Snagging and Keeping that Day Job

Wednesday, June 22 2011


Lionel Hampton School of Music provides missing link in music education
 
By Donna Emert


MOSCOW, Idaho – Say what you will about ants and grasshoppers, but grasshoppers – the musicians on the losing end of that ancient fable – are very often hardworking, intelligent, tenacious and talented folks, with the lofty aim of making a living doing what they love.

For musicians, success in the field has historically meant establishing and keeping a day job. That job usually entails teaching others their craft.

A new University of Idaho program, one of only a few offered in the nation, aims to bolster music graduates’ employability.

“While Lionel Hampton School of Music music education majors currently boast close to a 100 percent job placement rate, it is still true that most music graduates establish private teaching studios during their careers,” said Miranda Wilson, assistant professor of cello and double bass. "Teaching often provides musicians employment when there isn't full-time performance work available."

As graduate students, Wilson and U-Idaho colleague Kristin Elgersma, now an assistant professor of piano, taught in university/community pedagogy programs; Elgersma at Northwestern University and Wilson at the University of Texas at Austin.

Through those programs, each got their first taste of teaching children from the community, under close supervision of encouraging professors.

When they arrived at the University of Idaho last fall, they agreed they wanted their own students to have that same kind of experience in the Moscow community.

Launching this fall, a new teaching program for U-Idaho music faculty and music students, aptly named the “LHSOM Preparatory Division,” gets off the ground with a strong boost of advocacy from LHSOM Director Kevin Woelfel and Assistant Director Susan Hess, and the support of College of Letters, Arts and Social Sciences Dean Kathy Aiken.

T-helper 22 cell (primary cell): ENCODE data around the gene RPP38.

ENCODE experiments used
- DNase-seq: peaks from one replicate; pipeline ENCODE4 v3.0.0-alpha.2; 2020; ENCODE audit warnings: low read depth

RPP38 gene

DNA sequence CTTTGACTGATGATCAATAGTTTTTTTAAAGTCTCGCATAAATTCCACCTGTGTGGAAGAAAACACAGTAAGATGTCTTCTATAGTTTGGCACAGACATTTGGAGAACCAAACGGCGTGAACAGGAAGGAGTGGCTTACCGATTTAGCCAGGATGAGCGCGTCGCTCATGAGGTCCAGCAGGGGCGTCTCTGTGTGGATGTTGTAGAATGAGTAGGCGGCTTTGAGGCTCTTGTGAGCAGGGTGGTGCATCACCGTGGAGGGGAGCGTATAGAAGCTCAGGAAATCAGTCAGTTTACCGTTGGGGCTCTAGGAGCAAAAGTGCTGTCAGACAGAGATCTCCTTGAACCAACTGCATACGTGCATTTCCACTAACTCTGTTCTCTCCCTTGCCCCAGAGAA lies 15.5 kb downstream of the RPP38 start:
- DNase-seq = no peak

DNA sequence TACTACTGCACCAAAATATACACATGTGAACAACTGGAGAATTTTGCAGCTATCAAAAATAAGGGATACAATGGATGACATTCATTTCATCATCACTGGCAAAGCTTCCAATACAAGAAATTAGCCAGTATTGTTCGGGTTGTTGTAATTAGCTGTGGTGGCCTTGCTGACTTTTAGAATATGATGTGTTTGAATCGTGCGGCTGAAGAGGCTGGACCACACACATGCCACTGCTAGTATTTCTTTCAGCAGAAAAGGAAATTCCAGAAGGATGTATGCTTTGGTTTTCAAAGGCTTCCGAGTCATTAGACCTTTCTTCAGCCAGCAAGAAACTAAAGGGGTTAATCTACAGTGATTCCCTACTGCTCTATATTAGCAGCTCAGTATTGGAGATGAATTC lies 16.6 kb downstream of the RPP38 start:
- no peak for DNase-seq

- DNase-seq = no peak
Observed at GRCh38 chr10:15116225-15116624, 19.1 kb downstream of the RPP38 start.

In addition to providing University of Idaho student musicians training as teachers, the Preparatory Division will increase the interaction and outreach between the School of Music and the community. Experienced, degreed, professional musicians also will teach in the program, and will actively mentor university student participants.

LHSOM faculty and students will offer classes in piano, violin, viola, cello and music theory for children ages four and up, with additional programs such as Kindermusik and the Greater Palouse Youth Orchestra. The Kindermusik program serves infants and toddlers through age six.

The GPYO is under the direction of local cello teacher Sheila Kilcoyne and LHSOM violin and viola professor Ferenc Cseszko, conductor of the University of Idaho Symphony. That long-established program now will be incorporated into the Preparatory Division.

Through the LHSOM Preparatory Division, kids in the Moscow community whose families cannot afford to buy or rent instruments will have access to them. Wilson earned a seed grant in 2011 to purchase a collection of violins, violas and cellos of various sizes – from tiny one-sixteenths designed for four-year-olds up, to full-sizes for older children. For a small fee, the instruments will be loaned to participating students.